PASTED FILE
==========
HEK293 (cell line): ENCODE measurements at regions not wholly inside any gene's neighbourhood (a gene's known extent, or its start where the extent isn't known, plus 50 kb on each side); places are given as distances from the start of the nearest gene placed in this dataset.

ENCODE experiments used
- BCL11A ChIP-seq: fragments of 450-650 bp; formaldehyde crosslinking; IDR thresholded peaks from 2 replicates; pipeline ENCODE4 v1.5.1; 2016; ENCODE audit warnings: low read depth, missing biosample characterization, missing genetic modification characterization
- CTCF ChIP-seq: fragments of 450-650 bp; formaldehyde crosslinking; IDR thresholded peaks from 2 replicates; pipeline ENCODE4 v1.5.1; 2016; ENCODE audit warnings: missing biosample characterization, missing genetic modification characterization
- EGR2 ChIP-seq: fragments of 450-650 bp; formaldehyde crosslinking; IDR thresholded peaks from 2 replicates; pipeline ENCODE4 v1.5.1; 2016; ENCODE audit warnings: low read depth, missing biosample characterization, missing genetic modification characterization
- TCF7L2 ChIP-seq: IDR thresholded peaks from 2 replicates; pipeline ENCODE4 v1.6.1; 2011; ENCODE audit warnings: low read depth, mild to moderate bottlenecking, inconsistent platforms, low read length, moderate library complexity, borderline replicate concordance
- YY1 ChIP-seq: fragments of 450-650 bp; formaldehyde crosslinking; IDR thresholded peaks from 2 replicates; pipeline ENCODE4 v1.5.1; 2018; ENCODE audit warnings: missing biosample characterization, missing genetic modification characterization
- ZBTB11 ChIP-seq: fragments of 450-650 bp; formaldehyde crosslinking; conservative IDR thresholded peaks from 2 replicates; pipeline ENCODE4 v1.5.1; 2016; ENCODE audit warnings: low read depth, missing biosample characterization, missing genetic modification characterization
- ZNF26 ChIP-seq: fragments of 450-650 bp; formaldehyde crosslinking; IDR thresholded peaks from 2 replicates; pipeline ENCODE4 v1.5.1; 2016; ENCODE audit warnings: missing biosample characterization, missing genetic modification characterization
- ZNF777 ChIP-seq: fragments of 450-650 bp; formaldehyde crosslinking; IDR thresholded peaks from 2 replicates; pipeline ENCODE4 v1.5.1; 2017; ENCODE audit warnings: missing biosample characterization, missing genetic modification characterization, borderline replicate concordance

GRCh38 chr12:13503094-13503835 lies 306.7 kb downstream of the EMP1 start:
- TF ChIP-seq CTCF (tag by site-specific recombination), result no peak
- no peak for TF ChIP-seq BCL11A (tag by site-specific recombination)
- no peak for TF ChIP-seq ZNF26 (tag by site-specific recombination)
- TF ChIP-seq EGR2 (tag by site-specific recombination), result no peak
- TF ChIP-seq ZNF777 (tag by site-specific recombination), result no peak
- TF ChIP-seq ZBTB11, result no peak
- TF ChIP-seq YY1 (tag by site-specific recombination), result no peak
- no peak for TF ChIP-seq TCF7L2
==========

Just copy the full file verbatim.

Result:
HEK293 (cell line): ENCODE measurements at regions not wholly inside any gene's neighbourhood (a gene's known extent, or its start where the extent isn't known, plus 50 kb on each side); places are given as distances from the start of the nearest gene placed in this dataset.

ENCODE experiments used
- BCL11A ChIP-seq: fragments of 450-650 bp; formaldehyde crosslinking; IDR thresholded peaks from 2 replicates; pipeline ENCODE4 v1.5.1; 2016; ENCODE audit warnings: low read depth, missing biosample characterization, missing genetic modification characterization
- CTCF ChIP-seq: fragments of 450-650 bp; formaldehyde crosslinking; IDR thresholded peaks from 2 replicates; pipeline ENCODE4 v1.5.1; 2016; ENCODE audit warnings: missing biosample characterization, missing genetic modification characterization
- EGR2 ChIP-seq: fragments of 450-650 bp; formaldehyde crosslinking; IDR thresholded peaks from 2 replicates; pipeline ENCODE4 v1.5.1; 2016; ENCODE audit warnings: low read depth, missing biosample characterization, missing genetic modification characterization
- TCF7L2 ChIP-seq: IDR thresholded peaks from 2 replicates; pipeline ENCODE4 v1.6.1; 2011; ENCODE audit warnings: low read depth, mild to moderate bottlenecking, inconsistent platforms, low read length, moderate library complexity, borderline replicate concordance
- YY1 ChIP-seq: fragments of 450-650 bp; formaldehyde crosslinking; IDR thresholded peaks from 2 replicates; pipeline ENCODE4 v1.5.1; 2018; ENCODE audit warnings: missing biosample characterization, missing genetic modification characterization
- ZBTB11 ChIP-seq: fragments of 450-650 bp; formaldehyde crosslinking; conservative IDR thresholded peaks from 2 replicates; pipeline ENCODE4 v1.5.1; 2016; ENCODE audit warnings: low read depth, missing biosample characterization, missing genetic modification characterization
- ZNF26 ChIP-seq: fragments of 450-650 bp; formaldehyde crosslinking; IDR thresholded peaks from 2 replicates; pipeline ENCODE4 v1.5.1; 2016; ENCODE audit warnings: missing biosample characterization, missing genetic modification characterization
- ZNF777 ChIP-seq: fragments of 450-650 bp; formaldehyde crosslinking; IDR thresholded peaks from 2 replicates; pipeline ENCODE4 v1.5.1; 2017; ENCODE audit warnings: missing biosample characterization, missing genetic modification characterization, borderline replicate concordance

GRCh38 chr12:13503094-13503835 lies 306.7 kb downstream of the EMP1 start:
- TF ChIP-seq CTCF (tag by site-specific recombination), result no peak
- no peak for TF ChIP-seq BCL11A (tag by site-specific recombination)
- no peak for TF ChIP-seq ZNF26 (tag by site-specific recombination)
- TF ChIP-seq EGR2 (tag by site-specific recombination), result no peak
- TF ChIP-seq ZNF777 (tag by site-specific recombination), result no peak
- TF ChIP-seq ZBTB11, result no peak
- TF ChIP-seq YY1 (tag by site-specific recombination), result no peak
- no peak for TF ChIP-seq TCF7L2